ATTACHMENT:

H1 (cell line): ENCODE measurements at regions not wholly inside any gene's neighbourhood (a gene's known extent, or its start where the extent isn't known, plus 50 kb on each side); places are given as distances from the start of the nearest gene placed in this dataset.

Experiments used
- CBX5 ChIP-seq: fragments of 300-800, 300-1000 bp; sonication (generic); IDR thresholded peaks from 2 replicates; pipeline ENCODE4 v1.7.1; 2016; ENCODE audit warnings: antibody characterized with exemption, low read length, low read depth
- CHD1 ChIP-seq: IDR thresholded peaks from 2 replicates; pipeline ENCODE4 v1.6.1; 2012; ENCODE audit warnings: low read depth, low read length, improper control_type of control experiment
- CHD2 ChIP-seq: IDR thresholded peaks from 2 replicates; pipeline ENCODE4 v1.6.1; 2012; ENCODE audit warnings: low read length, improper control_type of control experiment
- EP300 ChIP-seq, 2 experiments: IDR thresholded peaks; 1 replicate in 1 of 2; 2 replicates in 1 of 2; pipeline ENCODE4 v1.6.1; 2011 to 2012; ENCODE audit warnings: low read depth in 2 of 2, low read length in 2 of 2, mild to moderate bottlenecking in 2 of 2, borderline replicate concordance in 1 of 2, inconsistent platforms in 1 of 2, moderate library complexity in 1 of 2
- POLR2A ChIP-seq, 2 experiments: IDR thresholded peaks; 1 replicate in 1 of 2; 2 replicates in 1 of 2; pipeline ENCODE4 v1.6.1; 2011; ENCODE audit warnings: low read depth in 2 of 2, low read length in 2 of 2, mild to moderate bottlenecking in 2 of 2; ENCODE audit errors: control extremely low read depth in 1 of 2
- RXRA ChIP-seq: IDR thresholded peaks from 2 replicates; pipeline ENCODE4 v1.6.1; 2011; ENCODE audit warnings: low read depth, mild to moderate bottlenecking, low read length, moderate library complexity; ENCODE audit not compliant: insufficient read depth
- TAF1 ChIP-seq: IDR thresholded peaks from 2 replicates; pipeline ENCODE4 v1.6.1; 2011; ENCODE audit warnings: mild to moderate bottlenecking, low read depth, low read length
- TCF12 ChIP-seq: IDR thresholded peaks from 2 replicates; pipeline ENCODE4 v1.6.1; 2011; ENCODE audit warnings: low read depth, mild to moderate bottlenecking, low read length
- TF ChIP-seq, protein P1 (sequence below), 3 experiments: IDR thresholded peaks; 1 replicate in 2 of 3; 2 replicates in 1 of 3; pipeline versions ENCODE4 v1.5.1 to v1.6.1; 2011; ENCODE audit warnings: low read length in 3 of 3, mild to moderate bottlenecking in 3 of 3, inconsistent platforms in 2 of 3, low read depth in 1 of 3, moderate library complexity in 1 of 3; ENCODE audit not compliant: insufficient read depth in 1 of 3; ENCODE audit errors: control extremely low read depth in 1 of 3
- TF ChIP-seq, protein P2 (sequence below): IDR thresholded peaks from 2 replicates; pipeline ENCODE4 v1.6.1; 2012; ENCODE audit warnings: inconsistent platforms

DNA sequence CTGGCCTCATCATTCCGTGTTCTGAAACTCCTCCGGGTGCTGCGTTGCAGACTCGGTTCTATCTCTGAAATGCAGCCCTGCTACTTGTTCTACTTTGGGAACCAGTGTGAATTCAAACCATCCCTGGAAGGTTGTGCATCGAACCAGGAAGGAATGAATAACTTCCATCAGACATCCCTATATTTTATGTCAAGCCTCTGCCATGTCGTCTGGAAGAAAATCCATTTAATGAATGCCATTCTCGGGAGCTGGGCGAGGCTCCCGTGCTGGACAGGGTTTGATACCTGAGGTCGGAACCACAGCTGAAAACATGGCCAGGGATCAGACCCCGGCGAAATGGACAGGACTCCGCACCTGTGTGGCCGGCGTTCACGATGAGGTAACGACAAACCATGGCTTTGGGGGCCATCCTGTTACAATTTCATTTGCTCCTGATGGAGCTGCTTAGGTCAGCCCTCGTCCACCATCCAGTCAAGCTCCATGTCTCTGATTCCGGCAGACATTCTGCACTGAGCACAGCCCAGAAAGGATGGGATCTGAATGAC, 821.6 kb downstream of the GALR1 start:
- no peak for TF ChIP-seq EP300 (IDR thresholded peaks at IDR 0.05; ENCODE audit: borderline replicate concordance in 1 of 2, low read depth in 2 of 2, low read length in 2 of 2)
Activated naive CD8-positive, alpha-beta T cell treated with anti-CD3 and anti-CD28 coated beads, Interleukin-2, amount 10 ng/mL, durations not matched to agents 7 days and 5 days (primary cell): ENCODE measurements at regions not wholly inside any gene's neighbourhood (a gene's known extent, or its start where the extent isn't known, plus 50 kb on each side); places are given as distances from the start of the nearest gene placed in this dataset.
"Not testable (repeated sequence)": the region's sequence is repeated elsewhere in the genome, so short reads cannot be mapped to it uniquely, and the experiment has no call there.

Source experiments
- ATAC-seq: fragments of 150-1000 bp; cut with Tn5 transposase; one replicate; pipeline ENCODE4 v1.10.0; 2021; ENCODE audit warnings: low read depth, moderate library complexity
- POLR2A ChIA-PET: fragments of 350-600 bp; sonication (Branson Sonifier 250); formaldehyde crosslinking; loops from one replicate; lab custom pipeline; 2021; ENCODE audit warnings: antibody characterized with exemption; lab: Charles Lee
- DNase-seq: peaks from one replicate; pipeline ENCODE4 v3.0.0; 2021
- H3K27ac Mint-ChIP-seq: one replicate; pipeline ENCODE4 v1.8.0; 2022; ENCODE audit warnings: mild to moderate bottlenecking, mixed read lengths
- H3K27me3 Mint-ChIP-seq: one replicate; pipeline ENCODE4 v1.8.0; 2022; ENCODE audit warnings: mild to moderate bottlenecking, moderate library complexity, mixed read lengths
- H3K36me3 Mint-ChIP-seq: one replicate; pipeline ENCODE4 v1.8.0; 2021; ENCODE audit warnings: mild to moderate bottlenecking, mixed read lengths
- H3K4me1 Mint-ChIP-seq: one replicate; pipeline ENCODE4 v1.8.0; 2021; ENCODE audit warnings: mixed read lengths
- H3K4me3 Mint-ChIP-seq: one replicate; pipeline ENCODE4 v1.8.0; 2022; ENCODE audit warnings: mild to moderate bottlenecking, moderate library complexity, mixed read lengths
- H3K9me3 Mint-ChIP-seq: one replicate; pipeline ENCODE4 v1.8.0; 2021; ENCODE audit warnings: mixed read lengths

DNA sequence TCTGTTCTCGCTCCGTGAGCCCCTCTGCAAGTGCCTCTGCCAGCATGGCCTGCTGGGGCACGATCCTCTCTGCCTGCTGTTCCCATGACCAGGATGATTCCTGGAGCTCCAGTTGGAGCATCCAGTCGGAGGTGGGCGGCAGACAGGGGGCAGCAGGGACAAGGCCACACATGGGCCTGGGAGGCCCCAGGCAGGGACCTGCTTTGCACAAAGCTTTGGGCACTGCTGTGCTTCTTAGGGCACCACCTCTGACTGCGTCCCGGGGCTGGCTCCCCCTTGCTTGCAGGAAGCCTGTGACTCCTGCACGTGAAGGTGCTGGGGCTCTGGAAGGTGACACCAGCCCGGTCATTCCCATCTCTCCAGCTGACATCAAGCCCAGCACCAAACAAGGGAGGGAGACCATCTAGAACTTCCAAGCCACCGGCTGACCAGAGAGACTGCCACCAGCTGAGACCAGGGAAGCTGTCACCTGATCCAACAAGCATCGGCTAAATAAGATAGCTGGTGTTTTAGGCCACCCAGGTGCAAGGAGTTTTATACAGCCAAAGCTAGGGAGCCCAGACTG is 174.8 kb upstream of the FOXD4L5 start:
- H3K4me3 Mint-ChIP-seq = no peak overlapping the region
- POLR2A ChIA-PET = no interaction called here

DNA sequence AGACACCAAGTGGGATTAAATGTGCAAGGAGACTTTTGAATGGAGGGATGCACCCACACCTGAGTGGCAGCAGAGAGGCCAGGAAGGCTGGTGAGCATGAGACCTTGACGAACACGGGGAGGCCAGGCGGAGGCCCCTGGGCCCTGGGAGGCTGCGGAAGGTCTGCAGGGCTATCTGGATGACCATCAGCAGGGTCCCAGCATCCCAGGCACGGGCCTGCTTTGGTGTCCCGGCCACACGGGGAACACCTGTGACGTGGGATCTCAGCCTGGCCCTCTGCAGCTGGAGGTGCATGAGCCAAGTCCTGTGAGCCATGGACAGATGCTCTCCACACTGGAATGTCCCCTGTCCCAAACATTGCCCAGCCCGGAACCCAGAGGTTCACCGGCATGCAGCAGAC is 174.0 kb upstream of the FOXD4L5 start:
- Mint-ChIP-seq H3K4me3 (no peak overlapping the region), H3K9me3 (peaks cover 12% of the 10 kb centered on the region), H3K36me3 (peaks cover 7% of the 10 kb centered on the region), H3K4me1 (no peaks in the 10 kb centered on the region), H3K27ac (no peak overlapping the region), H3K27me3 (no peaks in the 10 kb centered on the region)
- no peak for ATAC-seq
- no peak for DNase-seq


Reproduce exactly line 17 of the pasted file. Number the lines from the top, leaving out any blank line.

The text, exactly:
Source experiments